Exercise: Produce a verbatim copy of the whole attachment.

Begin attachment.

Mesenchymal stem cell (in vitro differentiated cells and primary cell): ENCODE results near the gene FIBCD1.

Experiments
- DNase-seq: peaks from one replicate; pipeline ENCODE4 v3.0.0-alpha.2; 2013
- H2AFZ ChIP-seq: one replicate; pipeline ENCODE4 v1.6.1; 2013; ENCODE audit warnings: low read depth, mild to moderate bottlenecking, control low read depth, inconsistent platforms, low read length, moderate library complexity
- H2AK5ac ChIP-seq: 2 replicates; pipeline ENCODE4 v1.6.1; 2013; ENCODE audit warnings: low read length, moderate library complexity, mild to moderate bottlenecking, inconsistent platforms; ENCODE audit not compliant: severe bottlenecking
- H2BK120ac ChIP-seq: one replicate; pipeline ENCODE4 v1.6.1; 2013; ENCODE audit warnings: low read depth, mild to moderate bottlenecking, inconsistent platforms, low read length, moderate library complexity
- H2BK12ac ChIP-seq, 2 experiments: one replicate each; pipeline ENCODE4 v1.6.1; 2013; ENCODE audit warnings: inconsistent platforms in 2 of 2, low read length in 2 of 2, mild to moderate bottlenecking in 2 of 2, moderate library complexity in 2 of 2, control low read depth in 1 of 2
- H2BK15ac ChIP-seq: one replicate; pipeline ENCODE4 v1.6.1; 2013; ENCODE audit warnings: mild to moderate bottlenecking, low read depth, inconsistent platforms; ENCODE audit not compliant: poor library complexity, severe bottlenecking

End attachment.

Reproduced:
Mesenchymal stem cell (in vitro differentiated cells and primary cell): ENCODE results near the gene FIBCD1.

Experiments
- DNase-seq: peaks from one replicate; pipeline ENCODE4 v3.0.0-alpha.2; 2013
- H2AFZ ChIP-seq: one replicate; pipeline ENCODE4 v1.6.1; 2013; ENCODE audit warnings: low read depth, mild to moderate bottlenecking, control low read depth, inconsistent platforms, low read length, moderate library complexity
- H2AK5ac ChIP-seq: 2 replicates; pipeline ENCODE4 v1.6.1; 2013; ENCODE audit warnings: low read length, moderate library complexity, mild to moderate bottlenecking, inconsistent platforms; ENCODE audit not compliant: severe bottlenecking
- H2BK120ac ChIP-seq: one replicate; pipeline ENCODE4 v1.6.1; 2013; ENCODE audit warnings: low read depth, mild to moderate bottlenecking, inconsistent platforms, low read length, moderate library complexity
- H2BK12ac ChIP-seq, 2 experiments: one replicate each; pipeline ENCODE4 v1.6.1; 2013; ENCODE audit warnings: inconsistent platforms in 2 of 2, low read length in 2 of 2, mild to moderate bottlenecking in 2 of 2, moderate library complexity in 2 of 2, control low read depth in 1 of 2
- H2BK15ac ChIP-seq: one replicate; pipeline ENCODE4 v1.6.1; 2013; ENCODE audit warnings: mild to moderate bottlenecking, low read depth, inconsistent platforms; ENCODE audit not compliant: poor library complexity, severe bottlenecking